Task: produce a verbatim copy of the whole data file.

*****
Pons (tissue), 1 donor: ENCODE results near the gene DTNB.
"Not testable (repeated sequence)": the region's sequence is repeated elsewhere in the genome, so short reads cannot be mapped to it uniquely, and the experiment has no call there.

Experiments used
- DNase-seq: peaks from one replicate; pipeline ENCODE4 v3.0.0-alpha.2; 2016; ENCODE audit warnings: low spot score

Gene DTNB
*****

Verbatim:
Pons (tissue), 1 donor: ENCODE results near the gene DTNB.
"Not testable (repeated sequence)": the region's sequence is repeated elsewhere in the genome, so short reads cannot be mapped to it uniquely, and the experiment has no call there.

Experiments used
- DNase-seq: peaks from one replicate; pipeline ENCODE4 v3.0.0-alpha.2; 2016; ENCODE audit warnings: low spot score

Gene DTNB